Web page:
What can be done to improve our security agencies even further

Military personnel parade during the trooping of the colours by at Ulinzi Sports Complex in Langata, Nairobi, in July 2022. [Elvis Ogina, Standard]

Kenya, like many other developing nations, grapples with a range of security challenges. From political unrest to dwindling resources and economic instability, the country faces a complex landscape.

While we ponder over the reasons behind these challenges, it's important to acknowledge that Kenya is fortunate to be situated in a tropical region with relatively warm temperatures year-round, shielding it from the extreme weather conditions experienced in other parts of the world.

However, our security concerns go beyond Mother Nature's wrath. Transparency International's ranking of Kenya's Government and Defence Index as poor Band D in 2021 serves as a wake-up call.

However, with the vision and guidance of President William Ruto, there is optimism that the country can improve its standing and reach higher levels of security and governance. Kenya deserves to be in a higher band. In December 1991, President Daniel arap Moi, during a Kanu delegates meeting at Kasarani Stadium, repealed Section 2A of the Constitution. This landmark decision signaled Kenya's transition into a liberal society, embracing multiparty politics. The restructuring of the government followed, leading to the emergence of a new constitution that emphasised the separation of powers between the Executive, Legislature, and Judiciary.

This pivotal shift determined who held executive authority and the necessary qualifications. Establishing effective governance, oversight, and accountability in the security sector is crucial for the improved delivery of security and justice services. The International Center for Transitional Justice (ICTJ) has observed the governance challenges faced by Kenya's security sector at the local, regional, and international levels. The democratisation processes of the past two decades have unfortunately led to increased disorder and the proliferation of organised gangs and militias.

It's evident that security is the responsibility of all citizens and collective efforts are required to address these challenges. According to the African Union (AU), the security sector comprises various institutions tailored to each nation's context. Primary security institutions such as the Kenya Defence Forces (KDF), Kenya Police Service (KPS), National Intelligence Service (NIS), and law enforcement agencies play a pivotal role. Additionally, public oversight and management bodies as well as non-state security bodies such as civil society organisations, contribute to security, particularly in oversight roles.

While the Horn of Africa region has transitioned away from militarisation, Kenya, rooted in its past single-party system, still faces the challenges of security sector reform. In recent times, there has been increased scrutiny of security sector reform in Africa. Kenya has taken significant steps in establishing oversight bodies, with the 2010 Constitution facilitating civilian oversight. During his visit to Laikipia Air Base for KDF Day on October 14, 2022, President Ruto provided a visionary directive to the KDF. He urged them to expand their activities to include development initiatives and embrace the concept of human security.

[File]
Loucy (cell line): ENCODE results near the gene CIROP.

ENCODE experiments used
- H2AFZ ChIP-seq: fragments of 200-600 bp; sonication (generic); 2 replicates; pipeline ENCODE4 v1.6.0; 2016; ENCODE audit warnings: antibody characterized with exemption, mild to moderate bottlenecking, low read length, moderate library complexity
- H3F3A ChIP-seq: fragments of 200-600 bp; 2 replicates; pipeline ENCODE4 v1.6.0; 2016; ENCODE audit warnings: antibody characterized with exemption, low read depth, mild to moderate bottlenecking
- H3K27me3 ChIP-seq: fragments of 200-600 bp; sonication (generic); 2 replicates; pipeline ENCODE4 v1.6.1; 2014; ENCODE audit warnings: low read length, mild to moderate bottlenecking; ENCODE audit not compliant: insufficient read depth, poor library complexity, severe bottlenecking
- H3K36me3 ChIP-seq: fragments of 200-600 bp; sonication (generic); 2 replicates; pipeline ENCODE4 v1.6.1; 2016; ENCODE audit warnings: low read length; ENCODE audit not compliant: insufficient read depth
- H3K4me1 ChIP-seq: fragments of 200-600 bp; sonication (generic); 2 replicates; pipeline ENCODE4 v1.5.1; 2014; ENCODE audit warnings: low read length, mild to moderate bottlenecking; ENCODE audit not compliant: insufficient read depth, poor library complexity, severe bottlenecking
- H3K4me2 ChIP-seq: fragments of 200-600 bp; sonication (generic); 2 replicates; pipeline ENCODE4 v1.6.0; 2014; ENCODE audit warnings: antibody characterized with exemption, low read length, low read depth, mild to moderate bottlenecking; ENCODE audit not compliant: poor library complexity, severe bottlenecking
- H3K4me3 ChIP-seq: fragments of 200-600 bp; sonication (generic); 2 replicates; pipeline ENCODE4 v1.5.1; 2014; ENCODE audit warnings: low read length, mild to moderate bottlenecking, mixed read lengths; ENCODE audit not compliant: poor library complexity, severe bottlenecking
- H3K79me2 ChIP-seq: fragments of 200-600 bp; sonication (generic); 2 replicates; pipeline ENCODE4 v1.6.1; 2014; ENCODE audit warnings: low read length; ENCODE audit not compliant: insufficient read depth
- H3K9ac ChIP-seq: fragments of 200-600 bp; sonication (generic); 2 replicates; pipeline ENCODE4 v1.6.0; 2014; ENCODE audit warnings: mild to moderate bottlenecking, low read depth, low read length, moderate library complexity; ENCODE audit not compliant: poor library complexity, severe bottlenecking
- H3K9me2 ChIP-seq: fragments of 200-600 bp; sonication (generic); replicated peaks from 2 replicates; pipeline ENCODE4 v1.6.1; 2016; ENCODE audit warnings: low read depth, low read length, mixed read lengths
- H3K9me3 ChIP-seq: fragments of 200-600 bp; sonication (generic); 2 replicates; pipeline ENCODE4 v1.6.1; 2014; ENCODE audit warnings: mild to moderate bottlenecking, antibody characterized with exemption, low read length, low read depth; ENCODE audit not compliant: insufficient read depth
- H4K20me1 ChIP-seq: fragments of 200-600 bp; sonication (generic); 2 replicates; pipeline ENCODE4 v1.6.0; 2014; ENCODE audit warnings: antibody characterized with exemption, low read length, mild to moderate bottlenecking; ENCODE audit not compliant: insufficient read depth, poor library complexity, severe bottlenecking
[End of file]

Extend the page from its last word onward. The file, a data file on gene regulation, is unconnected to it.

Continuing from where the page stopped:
This directive underscores the importance of ensuring freedom from wants and freedom from fear for all citizens. By prioritising the fight against poverty, the government aims to alleviate the concerns of families who worry about their next meal, clothing, and affordable shelter. Acknowledging freedom from fear is essential for the fulfillment of human rights as outlined in the Universal Declaration of Human Rights. The KDF has a long history of effectively training generations in civil-military relations, understanding the principle of military subordination to civilian authority.

However, other branches of the security sector still exhibit remnants of a state-centric security approach from the past, largely due to limited or lack of training. Those who question why the government allows opposition demonstrations fail to grasp the progressive mindset of Kenya's modern liberal democratic leadership. Those lingering in the state-centric security thought of the past need to embrace the new reality. Security Sector Reform entails bringing security agencies under civilian control and aligning their operations with international best practices.

It involves transforming the underlying values, norms, and politics that shape the functioning of security agencies. Regular assessments of corruption risks, the implementation of anti-corruption policies, and parliamentary scrutiny contribute to public accountability. For KDF, public scrutiny of defence policy, strategy, and budgeting ensures transparency. The Kenya Police Service must conduct policing activities with respect for the rule of law, democracy, and human rights, adhering to principles outlined by Sir Robert Peel in 1829.

The Judiciary's role in prosecuting corruption cases and the National Intelligence Service's civilian control and professionalism are also vital components of security sector reform. The leadership should further consider a military deputy who would make the spy agency a high-breed organisation due to the technical nature of the military, hence avoiding conflict in intelligence 'business' as they call it. While significant progress has been made in developing policies, there is a need for greater openness, enabling public and media scrutiny.

Efforts should concentrate on enhancing oversight mechanisms for KDF and the NIS and empowering non-state actors to advocate for human rights and hold security agencies accountable.